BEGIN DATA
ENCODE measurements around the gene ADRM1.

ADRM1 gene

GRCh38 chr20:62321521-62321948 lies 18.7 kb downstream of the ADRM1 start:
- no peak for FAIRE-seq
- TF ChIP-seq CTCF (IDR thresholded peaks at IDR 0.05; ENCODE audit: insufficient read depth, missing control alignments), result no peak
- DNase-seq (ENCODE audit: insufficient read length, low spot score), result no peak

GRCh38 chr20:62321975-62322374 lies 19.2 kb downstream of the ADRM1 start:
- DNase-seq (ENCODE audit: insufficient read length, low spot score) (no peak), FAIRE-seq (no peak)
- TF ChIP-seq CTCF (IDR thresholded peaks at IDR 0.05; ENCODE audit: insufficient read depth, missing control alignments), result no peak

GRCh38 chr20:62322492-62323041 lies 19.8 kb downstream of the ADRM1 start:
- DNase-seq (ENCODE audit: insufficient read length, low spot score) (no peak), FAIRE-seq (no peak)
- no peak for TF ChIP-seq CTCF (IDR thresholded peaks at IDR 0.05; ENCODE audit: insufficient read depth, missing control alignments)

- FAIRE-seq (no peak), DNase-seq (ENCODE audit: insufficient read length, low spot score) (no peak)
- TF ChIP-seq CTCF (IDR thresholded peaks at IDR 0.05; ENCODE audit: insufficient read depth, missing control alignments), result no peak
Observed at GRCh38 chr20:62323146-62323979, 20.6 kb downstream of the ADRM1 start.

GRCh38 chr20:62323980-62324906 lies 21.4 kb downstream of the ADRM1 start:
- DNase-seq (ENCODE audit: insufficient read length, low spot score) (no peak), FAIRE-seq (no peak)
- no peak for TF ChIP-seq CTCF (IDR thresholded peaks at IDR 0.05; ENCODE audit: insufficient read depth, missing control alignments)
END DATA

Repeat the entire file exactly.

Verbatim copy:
ENCODE measurements around the gene ADRM1.

ADRM1 gene

GRCh38 chr20:62321521-62321948 lies 18.7 kb downstream of the ADRM1 start:
- no peak for FAIRE-seq
- TF ChIP-seq CTCF (IDR thresholded peaks at IDR 0.05; ENCODE audit: insufficient read depth, missing control alignments), result no peak
- DNase-seq (ENCODE audit: insufficient read length, low spot score), result no peak

GRCh38 chr20:62321975-62322374 lies 19.2 kb downstream of the ADRM1 start:
- DNase-seq (ENCODE audit: insufficient read length, low spot score) (no peak), FAIRE-seq (no peak)
- TF ChIP-seq CTCF (IDR thresholded peaks at IDR 0.05; ENCODE audit: insufficient read depth, missing control alignments), result no peak

GRCh38 chr20:62322492-62323041 lies 19.8 kb downstream of the ADRM1 start:
- DNase-seq (ENCODE audit: insufficient read length, low spot score) (no peak), FAIRE-seq (no peak)
- no peak for TF ChIP-seq CTCF (IDR thresholded peaks at IDR 0.05; ENCODE audit: insufficient read depth, missing control alignments)

- FAIRE-seq (no peak), DNase-seq (ENCODE audit: insufficient read length, low spot score) (no peak)
- TF ChIP-seq CTCF (IDR thresholded peaks at IDR 0.05; ENCODE audit: insufficient read depth, missing control alignments), result no peak
Observed at GRCh38 chr20:62323146-62323979, 20.6 kb downstream of the ADRM1 start.

GRCh38 chr20:62323980-62324906 lies 21.4 kb downstream of the ADRM1 start:
- DNase-seq (ENCODE audit: insufficient read length, low spot score) (no peak), FAIRE-seq (no peak)
- no peak for TF ChIP-seq CTCF (IDR thresholded peaks at IDR 0.05; ENCODE audit: insufficient read depth, missing control alignments)